The second version of the story, the one I read first, has Rabbi Hillel respond thus: The main idea of the Torah is ‘Love your neighbor as yourself.’ Although the text of this second story is not backed up by the Talmud as such, the Rabbis tie that text with love of neighbor as self throughout Rabbinic debate.

Jesus would know this story about Hillel. Jesus would know this context. Jesus was not putting the Pharisees in their place with a new teaching, but rather taking a side in an existing Rabbinic Debate.

Specifically the question should be heard like this: Rabbi, some of us say that all the laws are equally important. But others say some are more important than others. How say you?

Then Jesus – God in the Flesh – gives a shoutout to Hillel.

That’s a much better sermon! In another Gospel passage recounting the same story, the querent responds with “you have answered well…” Jesus is agreeing with a certain party of Pharisees.

The first Gospel Passage, with the Herodians, is beyond funny. Jesus is still debating with others, but in this case, he’s debating with Herodians. They are fans of the established political order. They don’t rightly care what the religious folks do as long as the Herodians get to stay on top of the secular pecking order. They are, basically, successful, secular Jews in our modern understanding. They are as closely aligned with the political power structure as the pro-Israel lobby is in the US today.

So, on the coin, whose image is this? In Greek Jesus asks, “Whose icon is this?” The answer is correct: it is Caesar. But, brothers and sisters, Whose icon is Caesar? Every human being is created as the icon of God!

When the Herodians, not even thinking religiously, hear “Render to Caesar…” they are pleased.  Yet Jesus says something even more shocking: and much more in keeping with the Hebrew Prophets. Jesus says whatever political authority you have… This is part of God’s icon, part of God’s plan. This is the root of St Paul saying that all authority is God-given and that the King is God’s instrument. This is right in line with the Hebrew Prophets saying God has used Persia to save the Jews (even calling the King of Persia “Messiah” at one point!)

Jesus says, “You’re right… but not enough. You’re drawing distinctions where there are none to draw.”

We, friends, must stop drawing lines of rupture between Jesus and his culture. God in the flesh decided the time and the place of his incarnation. The culture, the people, the politics, the family structure, the class war, these are not accidents. Nor are they necessarily divinely ordained for all time, to be clear. But they are the choices God made for making points.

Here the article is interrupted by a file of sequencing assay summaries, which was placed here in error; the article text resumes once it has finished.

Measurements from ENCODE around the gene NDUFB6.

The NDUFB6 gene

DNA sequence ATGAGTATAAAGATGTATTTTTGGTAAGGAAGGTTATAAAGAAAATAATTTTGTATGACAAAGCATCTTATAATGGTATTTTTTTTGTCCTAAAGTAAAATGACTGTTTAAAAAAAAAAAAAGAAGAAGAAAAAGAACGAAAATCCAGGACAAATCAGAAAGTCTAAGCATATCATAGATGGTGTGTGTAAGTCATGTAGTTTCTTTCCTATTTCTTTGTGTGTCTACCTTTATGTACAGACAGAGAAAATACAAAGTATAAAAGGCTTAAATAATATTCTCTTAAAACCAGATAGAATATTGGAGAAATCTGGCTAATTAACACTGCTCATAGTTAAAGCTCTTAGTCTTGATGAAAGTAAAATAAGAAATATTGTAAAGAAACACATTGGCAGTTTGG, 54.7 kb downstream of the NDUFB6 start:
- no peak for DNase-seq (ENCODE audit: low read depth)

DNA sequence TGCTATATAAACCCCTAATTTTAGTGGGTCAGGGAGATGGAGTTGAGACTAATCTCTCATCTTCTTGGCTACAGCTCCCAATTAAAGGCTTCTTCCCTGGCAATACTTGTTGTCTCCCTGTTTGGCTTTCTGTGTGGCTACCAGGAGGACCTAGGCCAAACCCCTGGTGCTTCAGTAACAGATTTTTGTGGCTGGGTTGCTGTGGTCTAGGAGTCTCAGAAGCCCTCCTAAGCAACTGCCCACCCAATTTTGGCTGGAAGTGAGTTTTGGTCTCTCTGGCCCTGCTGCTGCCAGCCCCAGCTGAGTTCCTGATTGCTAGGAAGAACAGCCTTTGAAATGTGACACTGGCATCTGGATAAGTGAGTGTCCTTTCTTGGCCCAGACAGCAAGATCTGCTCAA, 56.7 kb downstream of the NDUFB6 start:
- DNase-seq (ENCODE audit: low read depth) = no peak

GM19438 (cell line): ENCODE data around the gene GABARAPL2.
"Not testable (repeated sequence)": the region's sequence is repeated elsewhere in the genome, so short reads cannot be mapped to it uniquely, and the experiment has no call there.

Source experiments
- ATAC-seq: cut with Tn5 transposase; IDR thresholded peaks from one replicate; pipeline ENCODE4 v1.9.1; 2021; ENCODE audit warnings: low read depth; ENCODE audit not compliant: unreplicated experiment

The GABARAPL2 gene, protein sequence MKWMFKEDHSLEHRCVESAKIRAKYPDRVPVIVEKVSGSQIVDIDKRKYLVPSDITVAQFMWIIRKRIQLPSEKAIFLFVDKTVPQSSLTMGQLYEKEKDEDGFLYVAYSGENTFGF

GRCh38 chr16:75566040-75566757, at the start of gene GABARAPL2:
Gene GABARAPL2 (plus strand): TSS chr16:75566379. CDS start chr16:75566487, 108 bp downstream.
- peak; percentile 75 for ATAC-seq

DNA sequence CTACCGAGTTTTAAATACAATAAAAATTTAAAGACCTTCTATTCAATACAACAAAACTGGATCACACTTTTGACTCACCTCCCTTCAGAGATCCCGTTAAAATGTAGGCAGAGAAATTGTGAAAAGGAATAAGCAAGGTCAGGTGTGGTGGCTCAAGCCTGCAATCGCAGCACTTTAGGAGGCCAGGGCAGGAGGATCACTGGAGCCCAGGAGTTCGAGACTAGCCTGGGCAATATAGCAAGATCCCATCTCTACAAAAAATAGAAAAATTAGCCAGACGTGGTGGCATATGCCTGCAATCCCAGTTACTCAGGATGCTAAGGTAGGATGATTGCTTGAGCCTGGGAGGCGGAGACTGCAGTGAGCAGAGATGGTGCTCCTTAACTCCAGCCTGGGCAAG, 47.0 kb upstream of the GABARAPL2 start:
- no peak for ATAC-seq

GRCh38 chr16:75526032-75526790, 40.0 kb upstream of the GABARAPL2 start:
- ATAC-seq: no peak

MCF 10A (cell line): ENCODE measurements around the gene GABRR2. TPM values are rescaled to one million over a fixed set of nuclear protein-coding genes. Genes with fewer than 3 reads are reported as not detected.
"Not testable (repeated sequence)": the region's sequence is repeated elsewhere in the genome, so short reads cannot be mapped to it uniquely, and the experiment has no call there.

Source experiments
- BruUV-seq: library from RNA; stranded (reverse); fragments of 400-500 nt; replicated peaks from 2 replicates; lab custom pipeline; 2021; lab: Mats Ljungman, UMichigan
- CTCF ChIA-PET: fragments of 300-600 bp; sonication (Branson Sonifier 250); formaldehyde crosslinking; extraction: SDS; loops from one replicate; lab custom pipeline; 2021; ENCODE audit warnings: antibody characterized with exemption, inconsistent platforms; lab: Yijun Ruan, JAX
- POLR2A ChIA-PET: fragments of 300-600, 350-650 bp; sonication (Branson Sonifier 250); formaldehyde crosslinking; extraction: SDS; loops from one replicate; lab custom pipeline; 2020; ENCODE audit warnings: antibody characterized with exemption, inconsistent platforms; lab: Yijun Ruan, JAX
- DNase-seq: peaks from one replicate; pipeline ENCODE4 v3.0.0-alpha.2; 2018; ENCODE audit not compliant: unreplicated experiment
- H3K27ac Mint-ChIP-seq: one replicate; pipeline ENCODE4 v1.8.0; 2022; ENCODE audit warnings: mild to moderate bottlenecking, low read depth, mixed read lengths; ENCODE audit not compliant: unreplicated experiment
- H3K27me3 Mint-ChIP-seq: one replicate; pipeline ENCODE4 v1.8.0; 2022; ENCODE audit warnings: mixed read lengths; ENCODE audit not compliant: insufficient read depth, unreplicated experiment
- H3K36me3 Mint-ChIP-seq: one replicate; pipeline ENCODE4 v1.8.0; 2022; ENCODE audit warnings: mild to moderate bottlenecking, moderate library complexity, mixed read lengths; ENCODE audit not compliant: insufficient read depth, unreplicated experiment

If we rob the Gospel story of those points, the rest falls apart and becomes a nice story about a hippie with a leftist political agenda… but that’s only for us, today. Another party could rob Jesus of his Judaism and make him out as a hatemonger. (Failing to invoke Godwin’s law would be an error here: Nazis said there were no real differences between Jesus and Hitler. Right wing hate groups today make Jesus out as a white supremacist. Although conservatives often have Anti-semitism in their works, I say “liberals” because they often drive this point home to toss out all the Jewish Law, including teachings on sex and morality. Also the “Jesus Seminar” and their ilk,  eliminates anything from the sayings of Jesus that other teachers were saying at the time… so that Jesus becomes almost entirely disconnected from his Jewish conversants. This idea that the Jewish Scriptures are so filled with error that we toss them out is a heresy condemned by the Church.

Albion’s Blessed Curse

Henry chose to downfall on his lust
in twain and millions rent the church
twain for where but one claim
was now one and all else
millions for without Peter
each in his own barque now rows his way.

Henry’s daughters war and slay
each the other’s pawns
until one has won
and she unwed
but not unknown
now stands bestride the altar gate
some new colossus guarding entry
and births a novus ordo saeculorum
the bastard child of fear and hatred
of all who would say her nay
rejecting all but truths approved
and holding none in esteem
for each can change with whispered oath
of crown or judgement granted
so all truths now are judged by men.

Here crowned rises Tyburn’s tri-corn’d tree